Sea Power Ltd has successfully deployed its novel ‘WEC’, or wave energy converter, prototype in Galway Bay at the SmartBay 1:4 scale test site. Their device seeks to “extract energy from ocean waves efficiently, safely and with minimum maintenance and maximum economic return”. The Platform is a wave attenuator made up of large hollow concrete pontoons that oscillate on only a single hinge. It is capable of capturing incident wave power in more than one oscillation mode which gives it a distinct performance advantage over other types of WEC devices. The simplicity of the design makes it far more cost effective than any other available attentuator-type WEC device.

Check out how the scaled prototype came together coming up to the test deployment.



Congratulations to Joe and his son Cian Murtagh for reaching this key project milestone. TfI conducted mooring simulations for this deployment and we are delighted to see it brought forward.

For more information about the SeaPower Platform, visit their website at

Team SEWEC will be spending this week testing their Floating Oscillating Water Column WEC device in the U.S Navy’s Maneuvering & Seakeeping (MASK) basin at Carderock in competition for the Wave Energy Prize. The competition sees $1.5M in prize money going to the team who can best improve wave energy converter efficiency, with the overall aim of doubling energy capture from ocean waves.

Our CTO Dr. Paul McEvoy provided his expertise to the SEWEC project in modelling of the mooring system, specifically using TfI Marine polymer mooring components. Check out this video of the scaled SEWEC generator prototype to be tested.

Sponsored by the U.S. Department of Energy (DOE), the Wave Energy Prize competition hopes to jump-start private sector innovation in the ocean energy realm, contributing to economic growth, energy security, and international competitiveness in the wave energy conversion sector.

Teams undergo a stringent application and validation process before they’re allowed near the MASK basin test facility. Current finalists would have submitted their initial design proposals between April and July 2015. Following this, an expert judging panel reviewed all submissions and selected a number of Qualified Teams to develop 1/50th-scale demonstration models of their devices for proof-of-concept testing and numerical simulation between August 2015 and January 2016. In March of this year, 10 finalists were chosen to build 1/20th scale prototypes for testing at the MASK basin facility, where the devices will be tested for performance under high-energy loading to simulate an ocean environment.

We at TfI Marine wish SEWEC and all the other finalists the best of luck in the final assessment stage, and look forward to finding out the results this November.

Great news for TfI Marine as Wave Energy Scotland have selected our Gator Power Take-Off (PTO) project to progress into stage 2 of its competitive call for novel wave energy converter devices.

Developed with our partners Exceedence, University of Strathclyde, MaREI UCC, and Pelagic Innovation, the Gator project aims to design, prototype, and test a novel polymer ‘spring pump’ capable of pumping significant quantities of water at moderate pressures through conventional hydro-electric turbines. As this innovative non-linear pump does not require any seals, it is designed for tens of million compression cycles and can be implemented in a system with very low maintenance requirements.

We at TfI Marine are delighted and excited to move forward with the Gator PTO project, and look forward to continuing work on it. Keep an eye on our website over the coming months for updates and more information on its progress.

TfI Marine will be exhibiting at Aquaculture Europe 2016 at the Edinburgh International Conference Centre (EICC), September 20-23rd. The event will see industry, academia, and government come together to discuss and exhibit on the world’s most rapidly expanding part of the livestock sector.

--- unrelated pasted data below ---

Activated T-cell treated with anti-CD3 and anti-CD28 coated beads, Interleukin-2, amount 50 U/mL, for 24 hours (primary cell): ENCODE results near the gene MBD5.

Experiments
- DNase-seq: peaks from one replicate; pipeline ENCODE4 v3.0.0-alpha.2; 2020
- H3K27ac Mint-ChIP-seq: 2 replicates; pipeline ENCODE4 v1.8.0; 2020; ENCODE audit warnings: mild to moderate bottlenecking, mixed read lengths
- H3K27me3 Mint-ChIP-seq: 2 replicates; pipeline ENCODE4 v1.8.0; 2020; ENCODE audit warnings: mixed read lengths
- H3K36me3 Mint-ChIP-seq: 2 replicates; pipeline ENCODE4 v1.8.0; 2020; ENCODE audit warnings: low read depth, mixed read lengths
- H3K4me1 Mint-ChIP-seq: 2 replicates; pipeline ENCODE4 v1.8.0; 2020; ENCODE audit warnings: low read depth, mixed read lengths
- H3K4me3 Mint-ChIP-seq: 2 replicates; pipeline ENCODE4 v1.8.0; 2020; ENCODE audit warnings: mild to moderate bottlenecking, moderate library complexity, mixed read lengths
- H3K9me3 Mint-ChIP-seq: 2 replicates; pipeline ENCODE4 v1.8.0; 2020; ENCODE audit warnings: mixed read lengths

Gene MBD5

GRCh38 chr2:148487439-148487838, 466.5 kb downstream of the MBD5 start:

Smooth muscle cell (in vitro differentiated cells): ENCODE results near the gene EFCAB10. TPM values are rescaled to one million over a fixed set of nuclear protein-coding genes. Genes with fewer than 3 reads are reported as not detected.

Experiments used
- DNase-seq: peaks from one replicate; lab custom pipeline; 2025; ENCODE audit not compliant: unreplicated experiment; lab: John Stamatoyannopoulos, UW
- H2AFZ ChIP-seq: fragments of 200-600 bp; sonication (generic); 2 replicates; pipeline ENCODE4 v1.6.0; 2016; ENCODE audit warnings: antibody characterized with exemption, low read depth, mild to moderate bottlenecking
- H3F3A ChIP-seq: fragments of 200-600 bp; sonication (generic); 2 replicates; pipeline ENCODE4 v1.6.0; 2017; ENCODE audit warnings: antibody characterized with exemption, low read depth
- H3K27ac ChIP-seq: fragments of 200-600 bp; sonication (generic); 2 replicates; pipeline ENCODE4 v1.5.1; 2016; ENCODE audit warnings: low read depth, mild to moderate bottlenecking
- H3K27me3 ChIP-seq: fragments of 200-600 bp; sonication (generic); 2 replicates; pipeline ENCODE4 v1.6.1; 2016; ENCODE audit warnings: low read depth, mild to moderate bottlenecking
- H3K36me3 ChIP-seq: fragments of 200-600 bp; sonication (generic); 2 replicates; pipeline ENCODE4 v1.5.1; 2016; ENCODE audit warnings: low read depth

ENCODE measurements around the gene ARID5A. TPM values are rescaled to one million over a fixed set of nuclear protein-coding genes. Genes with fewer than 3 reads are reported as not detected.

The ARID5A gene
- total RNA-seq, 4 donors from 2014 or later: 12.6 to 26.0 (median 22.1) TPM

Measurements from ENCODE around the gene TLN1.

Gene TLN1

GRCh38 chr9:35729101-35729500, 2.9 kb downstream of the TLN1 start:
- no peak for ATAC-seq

Noel Halloran (CEO), Dr. Paul McEvoy (CTO), and Lawrie Stove (UK manager) will be at stand 6 showcasing TfI Marine’s unique mooring solutions for offshore deployments. Stop by and chat with us about our tailored mooring tethers and how they can benefit your aquaculture farm, drastically reduce loads on your equipment, and enable deployment in high-energy sites.

The €11m FORESEA project brings together Europe’s leading ocean energy test facilities to help demonstration of tidal, wave and offshore wind energy technologies in real-sea conditions. The project is funded by the Interreg NWE (North-West Europe) programme, part of the ERDF (European Regional Development Fund).

Led by the European Marine Energy Centre (EMEC), the FORESEA (Funding Ocean Renewable Energy through Strategic European Action) project will provide funding support to ocean energy technology developers to access Europe’s world-leading ocean energy test facilities:

  • EMEC (Orkney Islands, UK)
  • SmartBay (Galway, Ireland)
  • SEM-REV (Nantes, France)
  • Tidal Testing Centre (Den Oever, Netherlands)

Commenting on the project launch, Karmenu Vella, European Commissioner for the Environment, Maritime Affairs & Fisheries said: “This programme shows the added value of European cooperation. If we are to help ocean energy on a path towards commercialisation, countries as well as companies will have to work together to overcome joint challenges. The European Commission is encouraging this kind of cooperation, for example through the Ocean Energy Forum as well as programmes such as this one.”

The first call for applicants to apply for support packages is scheduled to be announced later this month.

To read full Press Release Click Here

The EU-funded Floating Tidal Energy Commercialization (FloTEC) project is expected to advance Scotrenewables’ 2 MW floating tidal turbine technology, the SR2000, while reducing the levelized cost of energy (LCOE) of floating tidal energy.

The project will cover several aspects such as advanced standard power conversion technology as already used in offshore wind, more economical manufacturing, and integrated energy storage, according to Marco Thoma, Head of Global Marketing and Sales at ABB.

ABB is one of FloTEC project partners, led by Scotrenewables Tidal Power, in addition to other industrial and research organisations including DP Energy, Harland and Wolff Heavy Industries, the European Marine Energy Centre (EMEC), EireComposites, TfI Marine, University College Cork, and SKF.

Marco Thoma said: “One aspect that’s being looked into is to reduce costs by moving the electrical equipment, which is currently installed in the hull of the floating turbine, onshore.